Perimenopause means "around menopause" and refers to the time during which your body makes the natural transition to menopause, which marks the end of the reproductive years. Perimenopause is also called the menopausal transition.
Women enter the perimenopause at different ages. You may notice signs of progression toward menopause, such as menstrual irregularity, sometime in your 40s. The average age of menopause is 51 years.
The level of estrogen — the main female hormone — in your body rises and falls unevenly during perimenopause. Your menstrual cycles may lengthen or shorten, and you may begin having menstrual cycles in which your ovaries don't release an egg (ovulate). You may also experience menopause-like symptoms, such as hot flashes, sleep problems and vaginal dryness. Treatments are available to ease these symptoms.
Once you've gone through 12 consecutive months without a menstrual period, you've officially reached menopause.
Throughout the menopausal transition, some subtle — and some not-so-subtle — changes in your body may take place. You might experience:
- Irregular periods: As ovulation becomes more unpredictable, the length of time between periods may be longer or shorter, your flow may be light to heavy, and you may skip some periods. If you have a persistent change of seven days or more in the length of your menstrual cycle, you may be in early perimenopause. If you have a space of 60 days or more between periods, you're likely in late perimenopause.
- Hot flashes and sleep problems: Hot flashes are common. The intensity, length and frequency vary between women. Sleep problems are often due to hot flashes or night sweats, but sometimes sleep becomes unpredictable even without them.
- Mood changes: Mood swings, irritability and an increased risk for depression are associated with the perimenopause, particularly in women who have had depression earlier in their lives.
- Vaginal and bladder problems: When estrogen levels diminish, your vaginal tissues lose lubrication and elasticity, which makes intercourse uncomfortable. Low estrogen may also leave you more vulnerable to urinary or vaginal infections. Loss of tissue tone may contribute to urinary incontinence.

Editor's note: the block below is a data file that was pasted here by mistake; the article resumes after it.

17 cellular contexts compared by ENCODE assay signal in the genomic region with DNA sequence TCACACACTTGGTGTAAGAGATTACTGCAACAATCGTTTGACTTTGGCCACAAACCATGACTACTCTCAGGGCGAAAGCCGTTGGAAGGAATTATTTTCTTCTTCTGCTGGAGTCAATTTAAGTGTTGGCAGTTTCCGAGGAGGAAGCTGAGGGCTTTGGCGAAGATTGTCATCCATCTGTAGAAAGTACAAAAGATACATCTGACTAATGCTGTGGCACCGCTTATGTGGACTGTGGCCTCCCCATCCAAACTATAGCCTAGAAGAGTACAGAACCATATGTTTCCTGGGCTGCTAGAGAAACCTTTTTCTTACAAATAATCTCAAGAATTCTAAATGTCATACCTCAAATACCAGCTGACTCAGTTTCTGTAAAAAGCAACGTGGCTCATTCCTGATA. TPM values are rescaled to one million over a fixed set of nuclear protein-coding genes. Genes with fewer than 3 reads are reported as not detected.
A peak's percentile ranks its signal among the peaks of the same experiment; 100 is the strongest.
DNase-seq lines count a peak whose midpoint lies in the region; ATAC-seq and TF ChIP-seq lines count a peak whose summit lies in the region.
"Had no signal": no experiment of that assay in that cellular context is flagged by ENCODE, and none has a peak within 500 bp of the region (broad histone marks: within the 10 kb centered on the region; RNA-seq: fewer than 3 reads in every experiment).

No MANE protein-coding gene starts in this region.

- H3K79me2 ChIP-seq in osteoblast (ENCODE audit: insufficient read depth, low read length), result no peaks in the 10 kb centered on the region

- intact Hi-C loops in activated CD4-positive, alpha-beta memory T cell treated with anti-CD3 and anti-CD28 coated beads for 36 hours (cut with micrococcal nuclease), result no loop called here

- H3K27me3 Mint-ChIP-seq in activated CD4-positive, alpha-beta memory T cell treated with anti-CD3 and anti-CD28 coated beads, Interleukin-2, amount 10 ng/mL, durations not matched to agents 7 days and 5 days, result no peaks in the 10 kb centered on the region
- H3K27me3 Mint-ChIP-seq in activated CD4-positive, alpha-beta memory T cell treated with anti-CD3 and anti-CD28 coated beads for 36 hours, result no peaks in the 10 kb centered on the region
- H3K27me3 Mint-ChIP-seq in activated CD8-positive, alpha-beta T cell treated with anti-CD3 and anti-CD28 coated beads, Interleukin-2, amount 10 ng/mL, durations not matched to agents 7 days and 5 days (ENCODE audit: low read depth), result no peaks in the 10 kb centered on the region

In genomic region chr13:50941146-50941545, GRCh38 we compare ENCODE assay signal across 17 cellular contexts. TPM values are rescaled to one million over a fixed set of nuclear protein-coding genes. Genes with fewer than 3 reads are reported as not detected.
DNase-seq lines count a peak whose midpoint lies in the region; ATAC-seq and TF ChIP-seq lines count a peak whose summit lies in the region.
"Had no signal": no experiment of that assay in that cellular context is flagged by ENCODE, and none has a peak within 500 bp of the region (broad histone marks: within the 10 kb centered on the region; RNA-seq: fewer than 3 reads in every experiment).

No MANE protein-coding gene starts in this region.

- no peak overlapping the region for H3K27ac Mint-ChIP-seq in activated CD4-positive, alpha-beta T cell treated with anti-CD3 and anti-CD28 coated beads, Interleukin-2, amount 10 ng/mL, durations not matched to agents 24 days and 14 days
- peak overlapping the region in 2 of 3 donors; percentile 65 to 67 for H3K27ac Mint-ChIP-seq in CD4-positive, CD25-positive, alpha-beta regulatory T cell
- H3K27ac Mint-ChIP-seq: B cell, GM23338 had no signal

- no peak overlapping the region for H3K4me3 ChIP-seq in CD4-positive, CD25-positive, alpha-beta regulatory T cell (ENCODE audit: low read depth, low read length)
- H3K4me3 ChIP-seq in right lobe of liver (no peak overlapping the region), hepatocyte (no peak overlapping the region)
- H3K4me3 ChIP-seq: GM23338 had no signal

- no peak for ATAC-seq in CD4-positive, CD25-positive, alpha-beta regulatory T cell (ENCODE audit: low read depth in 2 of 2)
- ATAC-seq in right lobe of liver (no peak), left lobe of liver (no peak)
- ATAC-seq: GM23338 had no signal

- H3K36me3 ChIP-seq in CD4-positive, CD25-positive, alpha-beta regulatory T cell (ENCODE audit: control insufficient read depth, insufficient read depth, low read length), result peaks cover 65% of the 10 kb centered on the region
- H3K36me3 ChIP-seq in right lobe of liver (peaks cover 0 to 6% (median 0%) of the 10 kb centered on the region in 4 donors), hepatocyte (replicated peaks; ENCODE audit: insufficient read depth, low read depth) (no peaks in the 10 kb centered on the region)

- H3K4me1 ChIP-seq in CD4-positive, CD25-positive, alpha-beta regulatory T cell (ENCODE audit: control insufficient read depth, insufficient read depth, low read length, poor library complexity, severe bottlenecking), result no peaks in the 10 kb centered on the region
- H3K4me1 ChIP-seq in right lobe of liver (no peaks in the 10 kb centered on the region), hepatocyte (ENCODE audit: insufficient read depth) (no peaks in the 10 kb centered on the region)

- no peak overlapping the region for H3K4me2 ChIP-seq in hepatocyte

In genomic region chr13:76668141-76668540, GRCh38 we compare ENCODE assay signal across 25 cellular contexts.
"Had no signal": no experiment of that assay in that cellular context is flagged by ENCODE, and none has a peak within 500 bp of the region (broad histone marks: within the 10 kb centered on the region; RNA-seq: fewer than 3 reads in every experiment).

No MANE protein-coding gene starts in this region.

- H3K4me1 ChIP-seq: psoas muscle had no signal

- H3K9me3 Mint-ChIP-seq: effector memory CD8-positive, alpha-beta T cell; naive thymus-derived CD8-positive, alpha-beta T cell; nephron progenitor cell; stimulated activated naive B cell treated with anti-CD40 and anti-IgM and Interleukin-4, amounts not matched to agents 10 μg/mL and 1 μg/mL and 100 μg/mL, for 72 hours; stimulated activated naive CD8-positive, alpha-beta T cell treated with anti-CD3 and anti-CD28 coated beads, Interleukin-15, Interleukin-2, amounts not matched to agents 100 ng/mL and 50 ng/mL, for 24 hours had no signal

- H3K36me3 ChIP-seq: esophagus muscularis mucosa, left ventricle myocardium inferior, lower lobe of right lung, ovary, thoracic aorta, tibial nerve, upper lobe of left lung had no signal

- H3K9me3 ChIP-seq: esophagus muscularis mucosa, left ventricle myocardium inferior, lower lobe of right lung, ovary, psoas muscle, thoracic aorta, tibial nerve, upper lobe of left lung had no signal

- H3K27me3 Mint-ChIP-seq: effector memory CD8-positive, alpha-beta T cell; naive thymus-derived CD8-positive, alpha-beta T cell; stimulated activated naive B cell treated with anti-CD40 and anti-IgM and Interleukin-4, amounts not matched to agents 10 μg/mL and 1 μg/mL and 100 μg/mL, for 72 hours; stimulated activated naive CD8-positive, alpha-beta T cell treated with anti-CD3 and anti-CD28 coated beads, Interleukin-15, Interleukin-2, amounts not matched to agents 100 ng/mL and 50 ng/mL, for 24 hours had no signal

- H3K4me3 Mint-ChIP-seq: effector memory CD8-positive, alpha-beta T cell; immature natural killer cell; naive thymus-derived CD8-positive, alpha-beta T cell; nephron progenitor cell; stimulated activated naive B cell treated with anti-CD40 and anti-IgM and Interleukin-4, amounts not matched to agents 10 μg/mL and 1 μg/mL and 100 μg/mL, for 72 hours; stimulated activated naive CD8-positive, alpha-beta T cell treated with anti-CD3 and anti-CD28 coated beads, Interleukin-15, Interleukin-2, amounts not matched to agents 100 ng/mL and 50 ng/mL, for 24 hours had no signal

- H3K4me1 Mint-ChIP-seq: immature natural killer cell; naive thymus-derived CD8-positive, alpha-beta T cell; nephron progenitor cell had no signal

- Changes in sexual function: During perimenopause, sexual arousal and desire may change. But if you had satisfactory sexual intimacy before menopause, this will likely continue through perimenopause and beyond.
- Decreased fertility: As ovulation becomes irregular, your ability to conceive diminishes. However, as long as you're having periods, pregnancy is still possible. If you wish to avoid pregnancy, use birth control until you've had no periods for 12 months.
- Loss of bone: With declining estrogen levels, you start to lose bone more quickly than you replace it, which increase your risk for osteopenia and osteoporosis — conditions that are associated with fragile bones.
- Changing cholesterol levels: Declining estrogen levels may lead to unfavorable changes in your blood cholesterol levels, including an increase in low-density lipoprotein (LDL) cholesterol — the "bad" cholesterol — which contributes to an increased risk of heart disease. At the same time, high-density lipoprotein (HDL) cholesterol — the "good" cholesterol — decreases in many women as they age, which also increases the risk of heart disease.
The symptoms of the perimenopause are manageable with interventions, including medications. Attention to physical and mental wellness, exercise, diet and stress reduction are critical factors in managing this period of life, the gateway to the last third of women’s lives.
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